All Metal: Caps and barrels in gold-filled, sterling silver or vermeil. Numerous engraved or machined patterns, including radial lines, longitudinal lines, and chevrons, reminiscent of the machined pens of the 1920s, as well as plain (smooth). No cap band. Vermeil and gold-filled pens with radial engraved stripes were also known as “Gold Award” pens. All metal pens were probably only made in the Standard and Demi size. The derby and trim is gold filled or chrome plated to match the pen finish. All metal Skylines are uncommon. Early price sheets show 12K gold filled cap and barrel pens in only the standard sizes at US $13.75 and matching pencils at US $6.00. Pen and pencil sets listed at US $19.75. By 1942, the Gold Award pen and pencil set was advertised at $22.50.


Eversharp Skyline Gold Award c1941-1942

Command Performance: An all solid 14 karat gold cap and barrel model, advertised as “Command Performance” was also offered for US $75.00. This model was probably only made in the Standard size. Advertisements show a plain or smooth body pen and pencil, though it is possible that engraved or machined patterns were offered. Called the “gift of a lifetime” by Eversharp. Of the all metal Skylines, smooth 14 karat gold models are the most common, and generally are not considered rare. The matching solid 14 karat gold pencil was US $50.00 and the pen and pencil set was US $125.00.

Solid Platinum: An all solid platinum cap and barrel model is catalogued, offered for US $125.00. This model was probably only made in the Standard size. The matching solid 14 karat gold pencil was US $75.00 and the pen and pencil set was US $200.00.

Wahl Skylines: Some models will have the Wahl name engraved on the clip instead of Eversharp. These models are uncommon. It is believed that Wahl produced these pens to maintain the Wahl name as a trade name. There is no other difference between these pens and other Skylines.


Eversharp Skyline Nib and Cap Detail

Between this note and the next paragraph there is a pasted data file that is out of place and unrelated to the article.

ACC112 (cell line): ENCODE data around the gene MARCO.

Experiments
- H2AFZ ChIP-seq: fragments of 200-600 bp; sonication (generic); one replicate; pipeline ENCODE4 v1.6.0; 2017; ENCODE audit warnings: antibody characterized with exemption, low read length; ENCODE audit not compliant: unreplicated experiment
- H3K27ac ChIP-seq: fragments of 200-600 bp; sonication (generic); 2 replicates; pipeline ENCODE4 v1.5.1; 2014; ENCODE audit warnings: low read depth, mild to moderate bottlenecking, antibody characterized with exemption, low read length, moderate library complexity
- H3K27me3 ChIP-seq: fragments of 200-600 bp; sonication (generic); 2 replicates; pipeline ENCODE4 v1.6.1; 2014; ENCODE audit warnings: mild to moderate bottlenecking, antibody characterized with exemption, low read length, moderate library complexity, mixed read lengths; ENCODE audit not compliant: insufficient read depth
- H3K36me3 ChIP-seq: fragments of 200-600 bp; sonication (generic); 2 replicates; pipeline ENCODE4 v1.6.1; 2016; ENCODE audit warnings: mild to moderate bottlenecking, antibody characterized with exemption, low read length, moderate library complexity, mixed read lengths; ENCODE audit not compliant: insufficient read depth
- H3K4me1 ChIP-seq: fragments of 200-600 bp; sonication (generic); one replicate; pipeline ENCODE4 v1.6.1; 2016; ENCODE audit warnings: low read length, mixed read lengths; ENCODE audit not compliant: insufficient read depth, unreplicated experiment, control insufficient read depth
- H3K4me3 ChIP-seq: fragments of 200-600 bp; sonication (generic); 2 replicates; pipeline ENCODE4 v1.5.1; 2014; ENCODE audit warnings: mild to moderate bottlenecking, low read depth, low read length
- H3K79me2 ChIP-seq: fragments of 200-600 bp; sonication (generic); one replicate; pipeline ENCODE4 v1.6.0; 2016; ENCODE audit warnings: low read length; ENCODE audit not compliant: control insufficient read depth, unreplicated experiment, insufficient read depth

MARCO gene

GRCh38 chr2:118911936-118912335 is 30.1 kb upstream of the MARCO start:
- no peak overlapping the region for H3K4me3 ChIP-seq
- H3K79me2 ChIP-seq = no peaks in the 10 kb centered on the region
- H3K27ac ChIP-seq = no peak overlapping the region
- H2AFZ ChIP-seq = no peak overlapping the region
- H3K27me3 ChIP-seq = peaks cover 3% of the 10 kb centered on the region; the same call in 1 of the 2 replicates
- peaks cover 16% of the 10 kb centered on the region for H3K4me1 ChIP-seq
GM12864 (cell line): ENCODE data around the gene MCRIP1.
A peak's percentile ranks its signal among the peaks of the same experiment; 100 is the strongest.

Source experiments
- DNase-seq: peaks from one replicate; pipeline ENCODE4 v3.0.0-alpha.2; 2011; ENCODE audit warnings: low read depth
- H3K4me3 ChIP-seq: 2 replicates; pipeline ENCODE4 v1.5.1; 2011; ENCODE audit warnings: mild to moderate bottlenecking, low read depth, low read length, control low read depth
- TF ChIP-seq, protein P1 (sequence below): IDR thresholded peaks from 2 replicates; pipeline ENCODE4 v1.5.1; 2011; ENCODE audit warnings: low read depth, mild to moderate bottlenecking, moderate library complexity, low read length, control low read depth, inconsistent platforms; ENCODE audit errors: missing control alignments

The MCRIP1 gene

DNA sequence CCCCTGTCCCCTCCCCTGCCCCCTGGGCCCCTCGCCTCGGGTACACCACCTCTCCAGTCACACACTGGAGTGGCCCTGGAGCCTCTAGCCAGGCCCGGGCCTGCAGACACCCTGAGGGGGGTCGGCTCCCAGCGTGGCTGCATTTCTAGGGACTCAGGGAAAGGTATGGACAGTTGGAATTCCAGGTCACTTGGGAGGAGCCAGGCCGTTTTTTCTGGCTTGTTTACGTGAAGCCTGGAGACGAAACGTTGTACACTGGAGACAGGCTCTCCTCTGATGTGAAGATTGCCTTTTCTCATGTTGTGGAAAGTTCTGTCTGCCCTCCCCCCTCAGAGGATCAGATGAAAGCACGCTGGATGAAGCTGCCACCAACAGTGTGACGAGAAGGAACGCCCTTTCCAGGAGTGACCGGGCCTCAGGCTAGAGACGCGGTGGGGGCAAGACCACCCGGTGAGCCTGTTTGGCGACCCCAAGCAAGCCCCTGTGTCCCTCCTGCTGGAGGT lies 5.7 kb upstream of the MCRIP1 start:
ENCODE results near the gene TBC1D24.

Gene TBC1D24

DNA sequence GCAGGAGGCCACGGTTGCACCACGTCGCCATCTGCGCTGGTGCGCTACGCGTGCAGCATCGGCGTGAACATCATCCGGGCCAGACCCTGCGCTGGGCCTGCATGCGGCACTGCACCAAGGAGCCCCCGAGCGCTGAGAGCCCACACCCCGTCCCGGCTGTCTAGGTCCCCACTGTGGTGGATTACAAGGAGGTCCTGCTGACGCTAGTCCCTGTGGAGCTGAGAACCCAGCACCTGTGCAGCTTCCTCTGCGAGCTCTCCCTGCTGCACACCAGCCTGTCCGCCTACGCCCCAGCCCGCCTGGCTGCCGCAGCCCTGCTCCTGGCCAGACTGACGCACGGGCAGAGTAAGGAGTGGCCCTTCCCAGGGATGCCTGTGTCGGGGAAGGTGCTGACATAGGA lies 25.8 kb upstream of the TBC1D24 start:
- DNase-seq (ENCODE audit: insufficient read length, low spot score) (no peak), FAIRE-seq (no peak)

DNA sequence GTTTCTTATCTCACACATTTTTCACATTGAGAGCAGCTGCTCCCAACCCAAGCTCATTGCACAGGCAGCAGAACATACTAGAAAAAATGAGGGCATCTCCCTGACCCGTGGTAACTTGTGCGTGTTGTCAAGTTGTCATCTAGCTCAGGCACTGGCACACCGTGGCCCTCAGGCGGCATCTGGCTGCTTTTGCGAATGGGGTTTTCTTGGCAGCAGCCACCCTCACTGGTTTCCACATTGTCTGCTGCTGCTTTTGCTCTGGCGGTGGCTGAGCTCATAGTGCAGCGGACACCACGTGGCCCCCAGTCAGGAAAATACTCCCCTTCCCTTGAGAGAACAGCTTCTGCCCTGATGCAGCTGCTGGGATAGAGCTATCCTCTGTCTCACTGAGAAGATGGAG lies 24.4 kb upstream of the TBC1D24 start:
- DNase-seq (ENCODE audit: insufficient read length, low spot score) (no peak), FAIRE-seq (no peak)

Modern Reissues: In the 1990s (1992-1995) there was a series of reissued cartridge / converter Skylines. These included a chrome and gold plated cap model similar to the silver and gold radial engraved capped pens from the 1940s. There was also a “demonstrator” limited edition model, a “Yellow Cab” (in all yellow plastic) and “Fire Engine” (in all red plastic) model that came with a toy car or truck. A very expensive U. S. Army Air Corps Commemorative Limited Edition was released made from aluminum from World War II era fighter planes. The Eversharp company had long ceased to exist, so these models are more commemorative than authentic issues from the original company.


Eversharp Skyline All Gold Fill Chevron Cap Detail

Skylines are prized by many collectors and the many variations of the pen and the large production run has meant that many of the pens survive today. Unfortunately, Skylines are known to have problems with plastics shrinking and becoming brittle, making some pens risky to open to replace sacs, for fear that they will break. Some pens with plastic derbies have had problems where the derby has shrunk making the trim loose. Beware glued derbys. They were made to unscrew, and this method predicts later problems. The design makes posting the cap a constant wear on the lever, resulting in brassing. They don’t tend to have body cracks from posting, however, a testimony to the telephone dialer design.


Eversharp Skyline Gray Modern Stripe c1943-1948

Dating Skylines is probably a lost cause, unless you have a visulated section pen. Some of the very first pens had two tone nibs. Eversharp did not use date codes on the pen and the fact that there are so many variations really makes a specific year dating impractical.


Eversharp Skyline Nib and Feed Side by Side

Performance

Skylines are generally easy to find and haven’t gone through the outrageous price acceleration as other pen lines. I tested a Standard size gold cap Skyline with a brown plain barrel and Standard size gray Modern Stripe Skyline.

Both of the pens tested have very smooth and wet writing medium nibs. Being Standard size, both pens measure out at 5 1/4 inches long capped and post deeply and securely at 5 5/8 inches. These pens post well and have excellent balance. The military clip design makes the pen sit low and snug in the pocket.


Eversharp Skyline Presentation Brown Gold Filled Radial Engraved Cap c1943-1948

The pens fill easily with a single stroke of the lever and ink the paper immediately with a smooth wet line. The gold cap pen is a bit pedestrian looking next to the Modern Stripe, which to me is a wonderful plastic. The detailing on both is excellent, as these were both found as problem-free pens. In daily use, these are great writers and should make anyone’s rotation if usability is the criteria.

Skyline variations abound, but certain models are going to attract the most attention and money. The Modern Stripe pen is very uncommon, sought after by collectors, and commands a relatively high price. On the other hand, the solid gold and gold filled pens generally go for less than comparable models of other brands made from the same materials. Beware dings in all-metal pens. A pricey pen will be the stainless cap model. Very rare.

Collecting Skylines should be rewarding. There are a lot of them out there and a decent and varied collection can be had for less than some other, more popular pens.